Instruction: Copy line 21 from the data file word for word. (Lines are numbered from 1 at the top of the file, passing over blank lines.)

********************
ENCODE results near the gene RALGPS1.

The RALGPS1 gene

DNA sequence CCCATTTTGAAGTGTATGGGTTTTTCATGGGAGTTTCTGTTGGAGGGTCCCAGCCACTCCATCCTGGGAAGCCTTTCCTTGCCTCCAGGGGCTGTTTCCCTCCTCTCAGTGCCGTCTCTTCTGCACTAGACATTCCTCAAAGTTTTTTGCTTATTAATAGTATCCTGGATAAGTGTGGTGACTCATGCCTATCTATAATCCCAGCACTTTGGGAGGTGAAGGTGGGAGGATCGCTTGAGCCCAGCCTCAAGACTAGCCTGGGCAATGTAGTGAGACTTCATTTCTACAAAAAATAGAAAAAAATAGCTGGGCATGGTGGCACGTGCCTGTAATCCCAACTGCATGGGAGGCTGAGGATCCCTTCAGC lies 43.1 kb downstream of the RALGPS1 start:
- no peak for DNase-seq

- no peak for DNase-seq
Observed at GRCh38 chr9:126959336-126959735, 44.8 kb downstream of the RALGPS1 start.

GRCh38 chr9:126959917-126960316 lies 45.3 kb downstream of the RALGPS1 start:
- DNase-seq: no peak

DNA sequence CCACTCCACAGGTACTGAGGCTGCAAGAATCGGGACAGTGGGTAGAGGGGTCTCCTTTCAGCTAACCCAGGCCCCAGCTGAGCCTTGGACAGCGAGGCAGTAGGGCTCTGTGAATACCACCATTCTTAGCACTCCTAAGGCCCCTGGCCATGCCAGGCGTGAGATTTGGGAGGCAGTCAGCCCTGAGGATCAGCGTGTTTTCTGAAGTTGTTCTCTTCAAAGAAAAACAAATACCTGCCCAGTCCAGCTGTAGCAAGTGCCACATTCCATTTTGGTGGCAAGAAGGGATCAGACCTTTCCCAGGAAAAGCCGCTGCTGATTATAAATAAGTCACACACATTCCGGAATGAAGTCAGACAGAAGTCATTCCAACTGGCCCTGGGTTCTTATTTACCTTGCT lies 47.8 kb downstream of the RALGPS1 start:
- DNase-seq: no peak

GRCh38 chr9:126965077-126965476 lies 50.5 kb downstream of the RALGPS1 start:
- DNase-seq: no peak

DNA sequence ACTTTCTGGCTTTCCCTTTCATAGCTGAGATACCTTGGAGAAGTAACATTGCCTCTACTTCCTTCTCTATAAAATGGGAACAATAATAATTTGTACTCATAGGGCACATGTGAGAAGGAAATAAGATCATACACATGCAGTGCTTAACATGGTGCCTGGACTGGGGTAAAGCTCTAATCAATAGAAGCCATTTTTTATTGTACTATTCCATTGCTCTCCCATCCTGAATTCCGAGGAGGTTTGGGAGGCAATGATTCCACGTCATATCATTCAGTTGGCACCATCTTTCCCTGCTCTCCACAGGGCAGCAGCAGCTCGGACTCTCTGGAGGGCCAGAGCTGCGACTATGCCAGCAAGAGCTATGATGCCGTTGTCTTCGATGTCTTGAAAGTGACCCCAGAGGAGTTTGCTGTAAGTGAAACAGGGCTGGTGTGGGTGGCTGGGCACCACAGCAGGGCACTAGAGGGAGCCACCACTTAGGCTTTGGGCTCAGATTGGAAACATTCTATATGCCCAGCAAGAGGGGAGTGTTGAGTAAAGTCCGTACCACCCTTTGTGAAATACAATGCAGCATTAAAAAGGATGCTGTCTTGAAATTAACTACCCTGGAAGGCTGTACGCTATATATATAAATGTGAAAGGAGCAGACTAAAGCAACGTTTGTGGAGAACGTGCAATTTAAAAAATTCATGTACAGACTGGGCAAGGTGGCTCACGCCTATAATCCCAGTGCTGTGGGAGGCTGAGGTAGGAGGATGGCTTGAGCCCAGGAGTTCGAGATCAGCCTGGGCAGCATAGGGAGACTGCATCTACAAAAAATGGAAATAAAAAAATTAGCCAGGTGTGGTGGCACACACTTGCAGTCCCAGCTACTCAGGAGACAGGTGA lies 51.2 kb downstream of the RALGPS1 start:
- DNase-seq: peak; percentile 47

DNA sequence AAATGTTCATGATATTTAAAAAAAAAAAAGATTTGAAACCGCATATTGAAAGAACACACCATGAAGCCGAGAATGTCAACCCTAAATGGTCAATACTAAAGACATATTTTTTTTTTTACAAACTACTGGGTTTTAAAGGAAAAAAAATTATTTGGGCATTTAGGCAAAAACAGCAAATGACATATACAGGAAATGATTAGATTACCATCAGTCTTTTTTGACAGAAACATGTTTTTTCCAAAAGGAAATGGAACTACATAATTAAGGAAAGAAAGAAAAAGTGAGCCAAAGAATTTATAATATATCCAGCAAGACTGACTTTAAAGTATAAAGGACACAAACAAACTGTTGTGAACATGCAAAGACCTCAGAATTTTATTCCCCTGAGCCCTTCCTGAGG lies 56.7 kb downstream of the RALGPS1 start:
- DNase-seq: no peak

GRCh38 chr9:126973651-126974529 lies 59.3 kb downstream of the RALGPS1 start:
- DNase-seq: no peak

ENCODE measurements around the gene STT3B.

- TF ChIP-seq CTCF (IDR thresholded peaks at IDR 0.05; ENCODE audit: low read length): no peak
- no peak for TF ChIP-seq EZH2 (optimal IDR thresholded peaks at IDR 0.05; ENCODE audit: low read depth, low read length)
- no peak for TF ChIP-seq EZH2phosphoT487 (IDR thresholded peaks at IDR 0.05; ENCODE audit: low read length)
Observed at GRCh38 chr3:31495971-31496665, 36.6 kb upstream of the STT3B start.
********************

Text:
- no peak for TF ChIP-seq EZH2 (optimal IDR thresholded peaks at IDR 0.05; ENCODE audit: low read depth, low read length)